transfiguration

It is Saturday evening as I write and I have just arrived back in Amberley after the Vigil Mass at Hanmer Springs. The Christian Sabbath has begun.

In my homily at tonight’s Mass I recalled a pilgrimage I made to the Holy Land a few years ago.  One of the distinctive natural landmarks about half way between Nazareth and Tiberius (on the shore of the Sea of Galilee) is Mount Tabor (pictured), the mount of the Transfiguration.

For many Christians this weekend’s Gospel reading of the Transfiguration of Jesus is one of those scripture passages that doesn’t seem to have a lot to do with daily earthly reality. It’s easy enough to relate to a teaching about not stealing or forgiving an enemy, but Jesus and three of his disciples hearing the voice from heaven “this is my beloved Son, the beloved, listen to him” while Jesus’ face “shone like the sun and his clothes became dazzling white” with Moses and Elijah present, well, it all seems a bit much – and even rather unnecessary.

It was on this Second Sunday of Lent four years ago that Pope Benedict gave his final Sunday Angelus address. You can read his full reflection at this link. He reflected on the primacy of prayer reminding us that without prayer “the entire commitment to the apostolate and to charity is reduced to activism”.  Without a lived and vibrant relationship with Jesus Christ, the potential of earthly human life is reduced to an existence in which, at times, we feel as though we struggle to survive. Without Christ, life on earth is too often just hard work.

English, Catholic , Jesuit poet Gerard Manley Hopkins conveys this powerfully in his poem which begins: “The world is charged with the grandeur of God,” yet in the same stanza he tells that “Generations have trod. have trod, have trod; /  And all is seared with trade; bleared, smeared with toil;  / And wears man’s smudge and shares man’s smell:”

Hopkins knew that this smudged and smelly trodding was not what humans were created for, and he finishes his poem: “Oh, morning, at the brown brink eastward, springs – / Because the Holy Ghost over the bent / World broods with warm breast and with ah! bright wings.”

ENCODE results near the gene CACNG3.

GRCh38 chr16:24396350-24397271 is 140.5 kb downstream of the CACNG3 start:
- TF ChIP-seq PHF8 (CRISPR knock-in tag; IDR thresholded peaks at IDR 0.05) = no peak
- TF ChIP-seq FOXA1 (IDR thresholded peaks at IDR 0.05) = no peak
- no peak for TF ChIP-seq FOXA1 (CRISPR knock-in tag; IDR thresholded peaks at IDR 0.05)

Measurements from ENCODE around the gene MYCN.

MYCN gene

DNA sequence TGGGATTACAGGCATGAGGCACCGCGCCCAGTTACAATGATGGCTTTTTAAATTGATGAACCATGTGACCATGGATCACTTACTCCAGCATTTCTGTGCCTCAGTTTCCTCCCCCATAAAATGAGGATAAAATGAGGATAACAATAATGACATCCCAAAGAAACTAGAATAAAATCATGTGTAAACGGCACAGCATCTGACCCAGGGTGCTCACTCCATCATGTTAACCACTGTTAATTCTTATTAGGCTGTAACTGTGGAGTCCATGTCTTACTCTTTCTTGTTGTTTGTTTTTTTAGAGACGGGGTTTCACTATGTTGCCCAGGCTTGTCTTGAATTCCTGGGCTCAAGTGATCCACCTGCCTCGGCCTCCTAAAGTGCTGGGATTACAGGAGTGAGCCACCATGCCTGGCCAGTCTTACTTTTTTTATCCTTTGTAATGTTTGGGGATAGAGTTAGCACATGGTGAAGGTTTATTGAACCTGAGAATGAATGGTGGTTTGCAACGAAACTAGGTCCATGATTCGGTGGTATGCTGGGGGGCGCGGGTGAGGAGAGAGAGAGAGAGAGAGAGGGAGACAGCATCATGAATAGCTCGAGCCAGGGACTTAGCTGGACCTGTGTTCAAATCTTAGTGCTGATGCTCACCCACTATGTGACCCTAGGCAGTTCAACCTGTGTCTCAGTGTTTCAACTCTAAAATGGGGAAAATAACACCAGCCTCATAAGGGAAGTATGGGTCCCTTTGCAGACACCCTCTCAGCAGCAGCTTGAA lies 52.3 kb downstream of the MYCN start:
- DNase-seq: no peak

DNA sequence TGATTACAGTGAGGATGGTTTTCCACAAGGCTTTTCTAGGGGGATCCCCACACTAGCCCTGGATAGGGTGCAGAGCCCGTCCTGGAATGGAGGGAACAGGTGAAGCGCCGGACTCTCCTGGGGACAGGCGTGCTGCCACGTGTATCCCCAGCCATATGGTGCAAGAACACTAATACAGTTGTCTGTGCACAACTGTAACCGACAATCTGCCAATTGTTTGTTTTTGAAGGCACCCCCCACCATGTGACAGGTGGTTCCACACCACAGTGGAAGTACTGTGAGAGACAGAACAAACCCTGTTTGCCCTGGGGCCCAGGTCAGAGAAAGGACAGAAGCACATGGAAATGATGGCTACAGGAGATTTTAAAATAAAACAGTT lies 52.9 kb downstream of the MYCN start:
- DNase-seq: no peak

It is precisely the gospel passages that are impossible to understand simply on a human earthly level that help us to understand that Jesus is not just another human role-model or even a human friend. Thanks be to God, Jesus is God.

This is the heart of the Good News for each of us. I have many friends, but none of them are able to work miracles in my life. None of my friends, not even the best of them, are with me every moment of the difficult days and the dark nights. But in Jesus is God present in every moment listening for the slightest hint of invitation to reveal his presence.

We get a glimpse of the reality of Jesus as God in the Transfiguration. But this historical account is not enough for me. When I turn to God today, asking, thanking, praising or questioning, I am inviting the full reality of Jesus who is God alive and present today into my life today. My participation today in the divine life of God brings a life-giving perspective to every moment.

Tomorrow I will share this message at Masses in Amberley, Hawarden and Waiau. I do this knowing that those who gather to worship know their need to be encountered by Jesus who is not simply another human friend, but the God without whom we are destined to remain restless.

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